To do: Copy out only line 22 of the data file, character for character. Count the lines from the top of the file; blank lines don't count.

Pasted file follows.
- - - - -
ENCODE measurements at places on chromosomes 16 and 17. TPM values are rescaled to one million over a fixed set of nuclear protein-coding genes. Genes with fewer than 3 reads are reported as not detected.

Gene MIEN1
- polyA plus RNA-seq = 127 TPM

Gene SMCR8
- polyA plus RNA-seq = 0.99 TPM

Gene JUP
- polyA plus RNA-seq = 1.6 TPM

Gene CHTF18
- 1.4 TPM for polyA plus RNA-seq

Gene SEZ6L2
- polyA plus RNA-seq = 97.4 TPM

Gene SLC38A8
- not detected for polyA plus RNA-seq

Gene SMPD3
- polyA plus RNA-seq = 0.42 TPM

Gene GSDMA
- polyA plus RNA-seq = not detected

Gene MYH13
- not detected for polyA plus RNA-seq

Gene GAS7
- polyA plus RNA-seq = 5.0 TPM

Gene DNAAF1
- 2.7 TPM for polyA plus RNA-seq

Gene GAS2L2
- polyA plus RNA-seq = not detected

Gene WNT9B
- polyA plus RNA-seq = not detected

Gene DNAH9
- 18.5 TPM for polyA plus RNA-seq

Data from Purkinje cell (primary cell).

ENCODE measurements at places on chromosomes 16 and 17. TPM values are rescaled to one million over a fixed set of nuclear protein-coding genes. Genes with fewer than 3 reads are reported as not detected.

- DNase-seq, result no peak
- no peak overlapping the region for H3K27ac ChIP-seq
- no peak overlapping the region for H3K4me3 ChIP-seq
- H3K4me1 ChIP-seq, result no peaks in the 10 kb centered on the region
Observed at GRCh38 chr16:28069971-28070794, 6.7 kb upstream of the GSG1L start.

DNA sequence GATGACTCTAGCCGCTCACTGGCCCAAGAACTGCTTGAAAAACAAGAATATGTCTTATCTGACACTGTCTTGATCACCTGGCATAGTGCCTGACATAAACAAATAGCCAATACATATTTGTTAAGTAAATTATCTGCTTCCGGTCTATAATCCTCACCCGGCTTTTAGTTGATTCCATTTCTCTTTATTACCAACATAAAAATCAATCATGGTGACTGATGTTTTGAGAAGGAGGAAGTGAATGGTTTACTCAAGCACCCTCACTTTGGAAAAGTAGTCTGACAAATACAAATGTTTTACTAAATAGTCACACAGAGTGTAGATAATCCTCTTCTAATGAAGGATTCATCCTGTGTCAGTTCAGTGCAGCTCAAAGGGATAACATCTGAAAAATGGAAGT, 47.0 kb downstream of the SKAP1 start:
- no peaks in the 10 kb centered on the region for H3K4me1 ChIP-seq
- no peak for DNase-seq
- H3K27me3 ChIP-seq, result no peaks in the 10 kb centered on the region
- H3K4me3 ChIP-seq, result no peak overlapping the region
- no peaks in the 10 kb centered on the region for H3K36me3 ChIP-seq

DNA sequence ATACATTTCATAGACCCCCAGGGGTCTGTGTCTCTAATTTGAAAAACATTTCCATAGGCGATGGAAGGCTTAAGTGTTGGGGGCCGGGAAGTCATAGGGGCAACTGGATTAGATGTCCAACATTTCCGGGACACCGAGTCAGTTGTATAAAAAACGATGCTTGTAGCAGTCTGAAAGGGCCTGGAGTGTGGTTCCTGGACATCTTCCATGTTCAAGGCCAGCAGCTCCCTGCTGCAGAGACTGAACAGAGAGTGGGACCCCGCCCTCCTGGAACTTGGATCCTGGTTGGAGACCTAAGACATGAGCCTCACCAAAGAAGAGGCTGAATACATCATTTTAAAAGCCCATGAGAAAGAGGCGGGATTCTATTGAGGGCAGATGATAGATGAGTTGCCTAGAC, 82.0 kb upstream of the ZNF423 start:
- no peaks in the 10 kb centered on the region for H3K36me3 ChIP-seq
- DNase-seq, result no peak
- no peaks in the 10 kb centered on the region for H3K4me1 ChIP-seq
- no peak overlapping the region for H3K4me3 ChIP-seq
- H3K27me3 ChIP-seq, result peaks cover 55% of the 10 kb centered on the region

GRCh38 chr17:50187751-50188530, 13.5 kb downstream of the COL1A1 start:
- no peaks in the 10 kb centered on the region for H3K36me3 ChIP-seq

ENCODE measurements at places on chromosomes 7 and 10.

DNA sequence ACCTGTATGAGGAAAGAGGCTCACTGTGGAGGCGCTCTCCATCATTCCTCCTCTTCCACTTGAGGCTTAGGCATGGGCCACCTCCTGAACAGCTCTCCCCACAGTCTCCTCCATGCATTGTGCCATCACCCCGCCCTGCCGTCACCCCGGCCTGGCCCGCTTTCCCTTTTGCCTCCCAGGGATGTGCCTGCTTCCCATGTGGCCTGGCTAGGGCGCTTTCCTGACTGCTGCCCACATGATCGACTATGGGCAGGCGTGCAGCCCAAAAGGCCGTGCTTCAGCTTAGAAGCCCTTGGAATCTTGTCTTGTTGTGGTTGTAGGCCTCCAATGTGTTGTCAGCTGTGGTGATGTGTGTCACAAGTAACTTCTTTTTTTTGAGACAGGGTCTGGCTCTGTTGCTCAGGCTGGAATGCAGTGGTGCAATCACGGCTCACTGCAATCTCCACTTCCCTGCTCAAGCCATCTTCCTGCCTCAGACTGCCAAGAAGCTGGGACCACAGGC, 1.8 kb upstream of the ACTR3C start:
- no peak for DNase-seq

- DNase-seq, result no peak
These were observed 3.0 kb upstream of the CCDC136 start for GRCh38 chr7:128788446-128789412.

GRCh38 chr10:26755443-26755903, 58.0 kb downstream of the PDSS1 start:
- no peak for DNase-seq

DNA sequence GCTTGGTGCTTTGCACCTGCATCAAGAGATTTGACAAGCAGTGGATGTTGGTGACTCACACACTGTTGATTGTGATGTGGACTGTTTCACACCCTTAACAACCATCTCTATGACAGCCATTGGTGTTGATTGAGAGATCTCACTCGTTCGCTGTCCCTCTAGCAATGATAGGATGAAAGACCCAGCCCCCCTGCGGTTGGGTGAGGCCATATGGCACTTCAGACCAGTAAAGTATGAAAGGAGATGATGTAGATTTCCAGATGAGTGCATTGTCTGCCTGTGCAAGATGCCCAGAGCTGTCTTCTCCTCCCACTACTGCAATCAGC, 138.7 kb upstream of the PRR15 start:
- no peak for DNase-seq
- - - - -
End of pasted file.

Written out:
Gene DNAAF1